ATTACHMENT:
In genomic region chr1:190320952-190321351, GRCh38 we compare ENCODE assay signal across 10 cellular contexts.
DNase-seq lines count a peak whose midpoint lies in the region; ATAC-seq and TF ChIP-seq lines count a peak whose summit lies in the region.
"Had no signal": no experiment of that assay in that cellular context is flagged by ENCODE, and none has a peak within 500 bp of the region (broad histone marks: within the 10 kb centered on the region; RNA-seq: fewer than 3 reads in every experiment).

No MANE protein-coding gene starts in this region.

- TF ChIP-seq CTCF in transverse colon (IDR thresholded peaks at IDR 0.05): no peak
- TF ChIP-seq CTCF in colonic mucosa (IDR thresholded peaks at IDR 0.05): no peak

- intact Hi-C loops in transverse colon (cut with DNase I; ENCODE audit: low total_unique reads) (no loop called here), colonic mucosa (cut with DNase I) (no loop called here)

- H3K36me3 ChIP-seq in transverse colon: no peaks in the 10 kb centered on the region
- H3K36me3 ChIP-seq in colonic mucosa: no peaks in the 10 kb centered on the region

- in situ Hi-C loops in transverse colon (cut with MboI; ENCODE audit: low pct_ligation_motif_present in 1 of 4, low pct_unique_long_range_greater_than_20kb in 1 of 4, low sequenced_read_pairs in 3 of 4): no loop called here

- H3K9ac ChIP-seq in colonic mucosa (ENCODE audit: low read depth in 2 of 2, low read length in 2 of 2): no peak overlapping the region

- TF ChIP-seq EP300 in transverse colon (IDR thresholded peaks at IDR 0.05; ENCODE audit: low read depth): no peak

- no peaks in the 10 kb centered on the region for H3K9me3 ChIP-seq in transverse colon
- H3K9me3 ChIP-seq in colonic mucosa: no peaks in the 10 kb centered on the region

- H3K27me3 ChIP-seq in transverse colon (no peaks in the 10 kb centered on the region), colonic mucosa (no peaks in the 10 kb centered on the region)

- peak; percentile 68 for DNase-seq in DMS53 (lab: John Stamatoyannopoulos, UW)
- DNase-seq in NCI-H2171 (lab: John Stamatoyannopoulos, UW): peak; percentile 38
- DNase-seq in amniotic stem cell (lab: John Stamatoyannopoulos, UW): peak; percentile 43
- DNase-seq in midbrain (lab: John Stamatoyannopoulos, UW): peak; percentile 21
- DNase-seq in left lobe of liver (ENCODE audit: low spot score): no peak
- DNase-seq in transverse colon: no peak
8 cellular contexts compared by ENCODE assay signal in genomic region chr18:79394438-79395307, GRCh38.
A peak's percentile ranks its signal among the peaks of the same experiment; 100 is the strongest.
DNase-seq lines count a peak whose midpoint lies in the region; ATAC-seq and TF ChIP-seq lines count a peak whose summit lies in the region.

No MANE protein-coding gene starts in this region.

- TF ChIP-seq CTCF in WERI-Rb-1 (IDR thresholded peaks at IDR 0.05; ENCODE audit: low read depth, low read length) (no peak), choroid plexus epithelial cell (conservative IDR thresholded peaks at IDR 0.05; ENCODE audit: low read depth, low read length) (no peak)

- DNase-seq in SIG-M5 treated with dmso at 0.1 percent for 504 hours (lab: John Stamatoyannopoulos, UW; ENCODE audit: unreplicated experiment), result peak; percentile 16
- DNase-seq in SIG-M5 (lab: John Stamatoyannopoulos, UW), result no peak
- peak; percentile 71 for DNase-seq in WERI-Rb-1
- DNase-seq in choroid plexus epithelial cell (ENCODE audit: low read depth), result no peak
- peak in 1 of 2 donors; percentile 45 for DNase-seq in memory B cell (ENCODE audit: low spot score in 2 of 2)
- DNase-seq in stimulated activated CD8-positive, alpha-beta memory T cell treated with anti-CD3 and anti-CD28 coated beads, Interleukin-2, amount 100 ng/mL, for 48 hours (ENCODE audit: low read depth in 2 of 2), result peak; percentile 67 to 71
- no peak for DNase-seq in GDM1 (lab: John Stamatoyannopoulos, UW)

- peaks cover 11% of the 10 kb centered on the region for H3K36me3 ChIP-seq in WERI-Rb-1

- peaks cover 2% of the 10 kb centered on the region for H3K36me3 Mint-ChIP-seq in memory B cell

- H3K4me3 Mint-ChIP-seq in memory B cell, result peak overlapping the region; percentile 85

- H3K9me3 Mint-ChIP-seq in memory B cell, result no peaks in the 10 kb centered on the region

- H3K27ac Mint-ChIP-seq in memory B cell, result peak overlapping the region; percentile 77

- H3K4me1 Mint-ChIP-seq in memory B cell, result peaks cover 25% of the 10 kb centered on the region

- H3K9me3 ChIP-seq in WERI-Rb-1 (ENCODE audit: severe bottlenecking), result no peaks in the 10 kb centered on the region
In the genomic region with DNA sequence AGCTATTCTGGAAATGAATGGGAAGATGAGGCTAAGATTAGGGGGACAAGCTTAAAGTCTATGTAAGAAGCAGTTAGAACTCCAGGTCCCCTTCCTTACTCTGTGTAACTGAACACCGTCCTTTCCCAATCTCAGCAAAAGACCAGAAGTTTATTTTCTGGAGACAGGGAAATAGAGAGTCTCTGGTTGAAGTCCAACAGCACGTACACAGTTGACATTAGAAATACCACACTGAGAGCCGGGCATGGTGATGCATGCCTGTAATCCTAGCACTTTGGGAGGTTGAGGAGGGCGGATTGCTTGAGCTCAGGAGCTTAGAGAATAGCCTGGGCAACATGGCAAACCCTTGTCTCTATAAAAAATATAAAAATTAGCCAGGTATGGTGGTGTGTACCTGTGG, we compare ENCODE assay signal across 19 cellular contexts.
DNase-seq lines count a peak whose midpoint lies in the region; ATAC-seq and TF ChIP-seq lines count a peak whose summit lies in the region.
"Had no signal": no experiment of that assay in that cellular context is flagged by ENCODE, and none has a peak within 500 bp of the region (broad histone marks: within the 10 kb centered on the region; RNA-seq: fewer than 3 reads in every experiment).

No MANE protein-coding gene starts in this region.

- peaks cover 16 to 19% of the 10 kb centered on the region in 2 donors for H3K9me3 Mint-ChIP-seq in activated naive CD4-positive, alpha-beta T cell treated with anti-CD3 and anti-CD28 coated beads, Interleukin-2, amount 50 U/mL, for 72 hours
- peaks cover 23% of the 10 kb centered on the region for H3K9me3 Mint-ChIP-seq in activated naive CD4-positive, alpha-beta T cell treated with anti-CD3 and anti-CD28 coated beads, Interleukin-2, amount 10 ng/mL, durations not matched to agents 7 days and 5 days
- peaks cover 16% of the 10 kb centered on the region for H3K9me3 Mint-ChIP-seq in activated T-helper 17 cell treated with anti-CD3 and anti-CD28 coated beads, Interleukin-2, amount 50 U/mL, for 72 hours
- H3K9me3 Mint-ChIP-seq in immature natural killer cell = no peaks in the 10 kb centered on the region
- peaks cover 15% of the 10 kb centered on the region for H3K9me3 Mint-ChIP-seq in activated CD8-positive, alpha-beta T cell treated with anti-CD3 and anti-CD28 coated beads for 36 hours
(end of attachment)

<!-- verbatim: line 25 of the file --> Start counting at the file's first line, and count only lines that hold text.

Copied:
No MANE protein-coding gene starts in this region.